Viewing the Falls
A paved path leads down to
an overlook where visitors
can absorb the stunning
beauty of Little River Falls.
Little River Falls from Above
An overlook on Canyon Rim
Drive provides a dramatic
view of the falls and head of
Little River Canyon.
ExploreSouthernHistory.com - Little River Falls, Alabama
ExploreSouthernHistory.com - Little River Falls, Alabama
Little River Falls - Lookout Mountain, Alabama
Little River Falls
Water thunders over the dramatic 45-foot waterfall at
Alabama's Little River Canyon National Preserve.
Scenic Beauty in Alabama
One of the most spectacular and accessible
waterfalls in the South, Little River Falls is
located atop Lookout Mountain near
Fort
Payne, Alabama.

A major feature of the
Little River Canyon
National Preserve, the waterfall runs
year-round and marks the head of what many
call the "Grand Canyon of the East."

The waterfall is located where Alabama
Highway 35 crosses the Little River. The falls
are less than a 30-minute drive from
Interstate 59 at Fort Payne and can be seen
from two locations. An overlook on the
national park's
Canyon Rim Drive provides a
view of the 45-foot high falls from the top of
the canyon, but a much closer view can be
obtained by crossing over the river on
Highway 35 to the parking lot and access
point on the right.

The overlook on
Canyon Rim Drive is
accessible to persons of all abilities, while
the viewing platform on the east bank is
reached by a paved by very steep trail.
Visitors can also make their way from the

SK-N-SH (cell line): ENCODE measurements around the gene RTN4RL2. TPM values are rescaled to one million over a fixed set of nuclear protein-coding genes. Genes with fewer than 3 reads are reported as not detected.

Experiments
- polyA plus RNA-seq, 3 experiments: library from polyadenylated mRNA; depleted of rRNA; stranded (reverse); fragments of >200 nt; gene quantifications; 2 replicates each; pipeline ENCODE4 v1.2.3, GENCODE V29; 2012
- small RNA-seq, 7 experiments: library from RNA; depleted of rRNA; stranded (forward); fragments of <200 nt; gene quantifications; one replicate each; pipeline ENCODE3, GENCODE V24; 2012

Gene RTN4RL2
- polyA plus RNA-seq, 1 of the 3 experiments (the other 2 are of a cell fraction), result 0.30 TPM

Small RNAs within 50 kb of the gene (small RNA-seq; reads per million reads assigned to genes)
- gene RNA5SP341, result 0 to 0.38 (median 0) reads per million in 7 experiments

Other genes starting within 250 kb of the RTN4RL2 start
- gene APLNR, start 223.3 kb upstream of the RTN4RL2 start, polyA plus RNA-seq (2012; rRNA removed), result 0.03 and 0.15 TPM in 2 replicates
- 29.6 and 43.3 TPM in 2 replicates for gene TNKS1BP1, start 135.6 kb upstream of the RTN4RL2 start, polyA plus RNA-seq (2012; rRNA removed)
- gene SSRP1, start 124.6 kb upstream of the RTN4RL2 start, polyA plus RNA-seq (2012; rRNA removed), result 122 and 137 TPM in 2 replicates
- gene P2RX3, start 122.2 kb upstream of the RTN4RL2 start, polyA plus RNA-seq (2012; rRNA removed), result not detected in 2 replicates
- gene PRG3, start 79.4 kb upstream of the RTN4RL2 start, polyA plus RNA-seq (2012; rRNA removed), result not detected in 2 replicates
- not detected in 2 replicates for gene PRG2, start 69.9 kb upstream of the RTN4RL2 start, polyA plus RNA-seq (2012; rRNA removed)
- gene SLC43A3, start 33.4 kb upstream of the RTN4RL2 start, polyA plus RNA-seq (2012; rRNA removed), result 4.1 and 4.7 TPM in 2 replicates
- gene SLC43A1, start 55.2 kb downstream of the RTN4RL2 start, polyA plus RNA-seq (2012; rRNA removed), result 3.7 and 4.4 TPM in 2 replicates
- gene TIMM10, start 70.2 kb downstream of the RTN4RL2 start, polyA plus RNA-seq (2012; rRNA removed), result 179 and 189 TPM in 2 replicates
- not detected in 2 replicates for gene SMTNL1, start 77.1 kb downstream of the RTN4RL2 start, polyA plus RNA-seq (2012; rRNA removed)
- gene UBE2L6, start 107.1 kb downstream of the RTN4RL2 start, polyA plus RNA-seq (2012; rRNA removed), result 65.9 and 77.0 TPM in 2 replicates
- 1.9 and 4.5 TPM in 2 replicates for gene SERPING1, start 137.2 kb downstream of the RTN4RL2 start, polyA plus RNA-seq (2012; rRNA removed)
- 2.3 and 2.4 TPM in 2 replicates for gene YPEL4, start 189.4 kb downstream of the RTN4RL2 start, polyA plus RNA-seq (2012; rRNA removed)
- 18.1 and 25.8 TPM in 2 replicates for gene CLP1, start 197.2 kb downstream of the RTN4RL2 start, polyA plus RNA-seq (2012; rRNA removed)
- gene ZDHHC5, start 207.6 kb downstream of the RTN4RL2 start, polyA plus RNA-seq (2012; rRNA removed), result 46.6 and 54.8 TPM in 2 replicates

east bank site out onto the rocks surrounding
the waterfall and the river flowing to it.

The falls have been a landmark for
thousands of years. Native Americans knew
of them for centuries before the arrival of
Europeans. They were noted by early
explorers and settlers of the region and an
early river crossing was located just
upstream. Both Union and Confederate
troops passed through the area during the
Civil War.

During the late 19th and early 20th centuries,
the Edna Hill Community grew up around the
falls. A mill was built just above the waterfall
where the rushing water was used as a
power source. In addition to the water mill, a
store, church and homes were built in the
vicinity.

The community at Little River Falls eventually
passed into history and only photographs of
the little settlement remain today. An
interpretive panel at the east viewing
platform, however, tells the story of Edna Hill
and helps visitors visualize the area as it
appeared when the settlement was there.
The waterfall marks the head of a
magnificent canyon that has long been called
the "Grand Canyon of the East."  More than
eleven miles long and up to 700 feet deep,
the canyon has been carved over thousands
of years by the rushing water of Little River.

Spurred on by local preservationists, the
Federal government designated the area as
a national preserve in 1992. Now one of the
nation's newest national parks, Little River
Canyon attracts visitors by the thousands.

Little River Falls is one of the most popular
spots in the preserve. After tumbling over the
45-foot drop, the river takes on a rugged and
rough appearance and forms one of the
finest whitewater streams in the South.

The park on the east bank at Little River Falls
provides picnic tables and restroom facilities.
Accommodations are available at nearby
DeSoto State Park and in the communities of
Fort Payne and Mentone.
Little River Falls in Winter
The waterfall flows year-round
but takes on a striking
appearance during the winter
months when the Little River
runs high.
Little River Falls in Summer
The waterfall remains
picturesque even during the
summer months, when lower
water allows the adventurous
to approach the falls on foot.
Copyright 2011 by Dale Cox
All rights reserved.
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